A few years difference
Published 9:27 am Wednesday, June 3, 2009
He stuck his head under the pillow as the alarm dutifully came to life. “Five more minutes,” he thought, his left arm fumbling on the night stand for the snooze button. Thirty minutes later found Peter rolling out of the cocoon of covers.
The previous night a passing foggy escapade, his mind grasped the reality of another 24 hours before him as he struggled to determine the day of the week. He succumbed to the reality of being late for work. Again.
Fumbling in his dresser drawer, he reached into the mass of attire, grasping whatever pieces his fingers recognized as shirt, pants and socks.
Driving to work, he glanced in the mirror, rubbing the sleep out of his eyes while combing his hair with his fingers, contemplating how he would explain his tardiness this time. His mind wandered to Tanya and Becky and Diana. Especially Diana.
Stepping out of his car, he popped breath mints into his mouth and texted Phil and Mike, his best friends. “JD7.”
J.D.’s Pub was a favorite meeting place to hang out and see what the night would bring.
As Peter slipped into the side door at “Burger Bob’s,” he lamented the lack of order in his life.
Approaching his obviously irritated boss he realized he couldn’t use “the alarm didn’t go off.”
He had used that last time.
At exactly 6:15, the familiar “beep-beep,” “beep-beep” aroused Peter out of his sleep.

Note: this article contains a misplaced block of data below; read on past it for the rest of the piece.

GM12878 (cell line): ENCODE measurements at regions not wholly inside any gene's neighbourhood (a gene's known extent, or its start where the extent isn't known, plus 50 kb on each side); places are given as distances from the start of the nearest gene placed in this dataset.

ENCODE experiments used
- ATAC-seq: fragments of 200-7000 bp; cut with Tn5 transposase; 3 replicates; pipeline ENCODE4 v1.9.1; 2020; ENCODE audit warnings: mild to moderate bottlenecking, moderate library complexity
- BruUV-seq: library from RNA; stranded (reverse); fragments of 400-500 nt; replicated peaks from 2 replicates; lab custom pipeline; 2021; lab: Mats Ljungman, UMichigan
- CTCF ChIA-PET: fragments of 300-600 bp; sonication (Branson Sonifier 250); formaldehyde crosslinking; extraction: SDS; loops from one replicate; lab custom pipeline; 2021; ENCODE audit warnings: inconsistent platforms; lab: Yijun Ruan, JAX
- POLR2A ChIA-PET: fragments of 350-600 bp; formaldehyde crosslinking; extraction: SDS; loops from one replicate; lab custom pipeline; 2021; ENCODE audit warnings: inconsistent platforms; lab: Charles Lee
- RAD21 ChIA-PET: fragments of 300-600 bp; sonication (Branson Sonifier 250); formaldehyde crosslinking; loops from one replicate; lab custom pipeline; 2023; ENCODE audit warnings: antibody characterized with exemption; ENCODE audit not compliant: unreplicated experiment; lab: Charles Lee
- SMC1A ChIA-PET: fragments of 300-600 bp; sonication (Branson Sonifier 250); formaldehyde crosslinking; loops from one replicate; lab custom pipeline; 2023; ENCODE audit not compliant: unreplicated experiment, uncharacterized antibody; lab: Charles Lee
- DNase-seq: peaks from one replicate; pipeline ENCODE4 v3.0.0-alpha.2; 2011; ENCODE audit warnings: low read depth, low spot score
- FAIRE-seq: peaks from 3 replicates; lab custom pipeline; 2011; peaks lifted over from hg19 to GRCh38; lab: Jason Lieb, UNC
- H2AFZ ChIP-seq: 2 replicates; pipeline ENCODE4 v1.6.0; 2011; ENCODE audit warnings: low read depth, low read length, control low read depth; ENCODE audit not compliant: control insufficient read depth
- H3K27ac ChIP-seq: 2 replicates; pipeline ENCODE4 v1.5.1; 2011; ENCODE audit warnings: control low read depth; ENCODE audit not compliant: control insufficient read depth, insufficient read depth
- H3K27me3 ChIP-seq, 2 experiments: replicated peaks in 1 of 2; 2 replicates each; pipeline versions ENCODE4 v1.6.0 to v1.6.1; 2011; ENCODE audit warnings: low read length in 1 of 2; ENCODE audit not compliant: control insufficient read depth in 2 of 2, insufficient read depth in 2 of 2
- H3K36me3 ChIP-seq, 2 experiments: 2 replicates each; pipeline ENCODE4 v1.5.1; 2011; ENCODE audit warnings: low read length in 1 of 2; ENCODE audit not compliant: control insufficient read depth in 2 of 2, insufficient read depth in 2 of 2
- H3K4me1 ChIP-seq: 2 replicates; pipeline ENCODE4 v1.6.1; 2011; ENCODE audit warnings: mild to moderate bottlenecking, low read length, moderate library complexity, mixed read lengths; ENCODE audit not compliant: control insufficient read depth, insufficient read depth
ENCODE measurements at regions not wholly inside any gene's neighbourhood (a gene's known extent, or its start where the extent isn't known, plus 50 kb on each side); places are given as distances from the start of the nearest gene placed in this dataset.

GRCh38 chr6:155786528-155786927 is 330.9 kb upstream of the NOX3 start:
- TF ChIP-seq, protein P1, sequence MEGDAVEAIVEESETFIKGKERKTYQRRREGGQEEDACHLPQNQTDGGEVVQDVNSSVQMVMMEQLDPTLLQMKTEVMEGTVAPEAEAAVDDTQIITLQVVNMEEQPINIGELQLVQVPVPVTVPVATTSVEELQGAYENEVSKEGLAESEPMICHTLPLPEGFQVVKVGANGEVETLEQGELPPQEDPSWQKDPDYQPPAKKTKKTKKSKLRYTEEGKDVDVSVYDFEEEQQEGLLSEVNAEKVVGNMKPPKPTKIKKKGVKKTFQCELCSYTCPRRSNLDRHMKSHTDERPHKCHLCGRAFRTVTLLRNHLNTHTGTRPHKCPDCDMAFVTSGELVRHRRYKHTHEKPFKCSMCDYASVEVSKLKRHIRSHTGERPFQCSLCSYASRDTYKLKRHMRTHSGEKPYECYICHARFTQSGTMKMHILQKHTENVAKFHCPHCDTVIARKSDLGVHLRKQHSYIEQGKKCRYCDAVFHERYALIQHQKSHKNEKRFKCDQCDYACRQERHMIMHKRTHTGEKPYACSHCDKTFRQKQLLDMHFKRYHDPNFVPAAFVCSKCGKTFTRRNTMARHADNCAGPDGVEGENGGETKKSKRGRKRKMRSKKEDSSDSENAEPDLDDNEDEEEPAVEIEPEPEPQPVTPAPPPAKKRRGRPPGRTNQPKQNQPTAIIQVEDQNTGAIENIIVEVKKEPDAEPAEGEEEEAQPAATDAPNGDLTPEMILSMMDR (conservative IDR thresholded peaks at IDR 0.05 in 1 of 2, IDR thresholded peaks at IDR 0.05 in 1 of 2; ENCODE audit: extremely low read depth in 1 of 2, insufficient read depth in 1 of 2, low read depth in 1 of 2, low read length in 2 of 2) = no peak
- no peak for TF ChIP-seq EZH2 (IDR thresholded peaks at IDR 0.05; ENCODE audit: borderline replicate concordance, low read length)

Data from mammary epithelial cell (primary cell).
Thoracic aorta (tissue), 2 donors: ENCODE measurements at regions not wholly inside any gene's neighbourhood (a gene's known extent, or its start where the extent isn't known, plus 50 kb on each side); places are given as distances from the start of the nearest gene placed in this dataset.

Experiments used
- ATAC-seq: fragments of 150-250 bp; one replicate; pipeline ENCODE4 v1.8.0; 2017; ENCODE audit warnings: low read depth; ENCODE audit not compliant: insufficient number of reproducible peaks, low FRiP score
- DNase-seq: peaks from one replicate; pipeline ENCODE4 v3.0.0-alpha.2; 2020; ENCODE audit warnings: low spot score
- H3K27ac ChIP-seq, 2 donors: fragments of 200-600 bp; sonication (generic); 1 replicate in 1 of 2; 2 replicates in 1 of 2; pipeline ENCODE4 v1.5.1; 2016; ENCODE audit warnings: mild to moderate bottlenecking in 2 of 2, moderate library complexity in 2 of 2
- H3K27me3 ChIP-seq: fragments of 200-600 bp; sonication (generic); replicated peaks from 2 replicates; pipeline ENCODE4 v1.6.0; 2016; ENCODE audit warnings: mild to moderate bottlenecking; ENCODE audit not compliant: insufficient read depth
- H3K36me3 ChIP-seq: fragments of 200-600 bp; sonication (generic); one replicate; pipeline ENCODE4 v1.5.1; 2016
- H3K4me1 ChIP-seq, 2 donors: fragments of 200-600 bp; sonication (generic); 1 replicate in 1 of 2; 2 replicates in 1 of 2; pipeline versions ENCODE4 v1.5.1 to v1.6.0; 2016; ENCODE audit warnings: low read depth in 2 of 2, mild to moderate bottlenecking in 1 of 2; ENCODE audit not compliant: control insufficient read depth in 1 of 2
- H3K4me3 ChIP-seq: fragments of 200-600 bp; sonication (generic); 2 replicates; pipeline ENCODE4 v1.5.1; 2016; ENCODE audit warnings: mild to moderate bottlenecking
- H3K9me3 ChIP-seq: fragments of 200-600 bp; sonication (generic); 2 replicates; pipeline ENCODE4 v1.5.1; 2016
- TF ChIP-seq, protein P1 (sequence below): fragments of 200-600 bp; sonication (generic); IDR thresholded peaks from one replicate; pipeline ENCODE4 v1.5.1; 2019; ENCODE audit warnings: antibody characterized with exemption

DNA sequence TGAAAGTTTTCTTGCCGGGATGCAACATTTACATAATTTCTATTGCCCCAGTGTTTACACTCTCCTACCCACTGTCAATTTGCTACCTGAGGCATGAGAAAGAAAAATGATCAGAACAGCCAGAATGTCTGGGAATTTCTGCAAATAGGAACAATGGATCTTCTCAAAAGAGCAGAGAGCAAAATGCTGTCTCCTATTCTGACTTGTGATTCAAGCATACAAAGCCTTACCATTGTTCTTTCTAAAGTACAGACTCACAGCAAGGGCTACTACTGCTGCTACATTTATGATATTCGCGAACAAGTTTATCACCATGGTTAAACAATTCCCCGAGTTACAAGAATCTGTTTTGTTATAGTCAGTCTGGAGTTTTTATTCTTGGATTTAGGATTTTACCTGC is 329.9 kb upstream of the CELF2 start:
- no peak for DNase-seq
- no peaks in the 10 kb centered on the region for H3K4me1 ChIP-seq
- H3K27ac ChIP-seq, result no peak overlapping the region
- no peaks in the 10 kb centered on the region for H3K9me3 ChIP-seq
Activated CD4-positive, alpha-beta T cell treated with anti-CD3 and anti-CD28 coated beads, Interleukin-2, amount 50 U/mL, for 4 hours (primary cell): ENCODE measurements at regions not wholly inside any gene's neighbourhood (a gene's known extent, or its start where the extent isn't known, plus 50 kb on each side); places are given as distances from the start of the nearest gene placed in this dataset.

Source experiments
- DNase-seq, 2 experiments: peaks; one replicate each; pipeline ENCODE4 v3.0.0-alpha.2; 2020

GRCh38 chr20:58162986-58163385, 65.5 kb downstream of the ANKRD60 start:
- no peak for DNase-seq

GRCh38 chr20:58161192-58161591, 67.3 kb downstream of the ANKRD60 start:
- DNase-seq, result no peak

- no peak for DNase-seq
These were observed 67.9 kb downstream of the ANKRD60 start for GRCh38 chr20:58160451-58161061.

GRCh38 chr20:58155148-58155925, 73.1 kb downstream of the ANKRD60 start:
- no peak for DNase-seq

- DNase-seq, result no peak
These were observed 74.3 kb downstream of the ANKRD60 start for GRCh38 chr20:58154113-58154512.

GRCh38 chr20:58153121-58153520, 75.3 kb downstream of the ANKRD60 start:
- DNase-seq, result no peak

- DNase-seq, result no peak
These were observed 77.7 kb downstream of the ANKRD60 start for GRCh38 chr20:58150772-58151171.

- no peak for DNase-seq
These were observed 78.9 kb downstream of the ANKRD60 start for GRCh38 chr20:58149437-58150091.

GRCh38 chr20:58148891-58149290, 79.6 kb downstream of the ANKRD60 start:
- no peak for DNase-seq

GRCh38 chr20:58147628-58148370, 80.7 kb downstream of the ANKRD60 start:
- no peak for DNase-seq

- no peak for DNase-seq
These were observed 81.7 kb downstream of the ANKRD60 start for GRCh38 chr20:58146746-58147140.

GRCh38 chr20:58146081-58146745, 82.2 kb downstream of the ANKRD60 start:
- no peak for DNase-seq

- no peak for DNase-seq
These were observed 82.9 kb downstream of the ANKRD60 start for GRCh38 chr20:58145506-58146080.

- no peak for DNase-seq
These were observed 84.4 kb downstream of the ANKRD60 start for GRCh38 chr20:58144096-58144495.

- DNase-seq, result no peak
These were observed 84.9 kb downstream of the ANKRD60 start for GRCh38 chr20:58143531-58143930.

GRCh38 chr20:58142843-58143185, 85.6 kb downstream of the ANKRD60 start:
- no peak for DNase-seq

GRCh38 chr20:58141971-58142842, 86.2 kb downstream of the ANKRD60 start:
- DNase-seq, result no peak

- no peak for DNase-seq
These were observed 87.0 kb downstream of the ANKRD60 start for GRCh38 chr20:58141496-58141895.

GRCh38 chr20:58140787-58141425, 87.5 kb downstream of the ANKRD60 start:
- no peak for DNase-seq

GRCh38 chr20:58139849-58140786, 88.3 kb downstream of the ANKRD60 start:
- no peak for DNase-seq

As he had positioned the alarm for ease of reach and always slept on his right side, knees slightly bent, Peter reached over and hit the “off” button. He then repositioned the alarm to its appointed place. Just as he had done the day before and the day before.
He slipped off the same mattress he had known for 10 years with just the right firmness, stepped into the bathroom, grabbed the same soft-bristle toothbrush and squeezed out the same amount of toothpaste so as not to waste.
The woman with whom he had slept for the past 30 years did not stir as he walked by to the dresser, pulling out drawers with their prearranged contents. Neat stacks of shirts, pants, etc.
His matching colors evident, he stepped into the kitchen for his last homebound ritual.
One cup of coffee in the green and blue mug, three-fourths full, one sugar, two creamer.
Driving to work with cruise set at 62, he thought of his evening routine. Five-thirty dinner, six o’clock news, three favorite shows and back to bed.
“Boy,” he thought, robotically turning into the same parking place. “I could use some variety in my life.”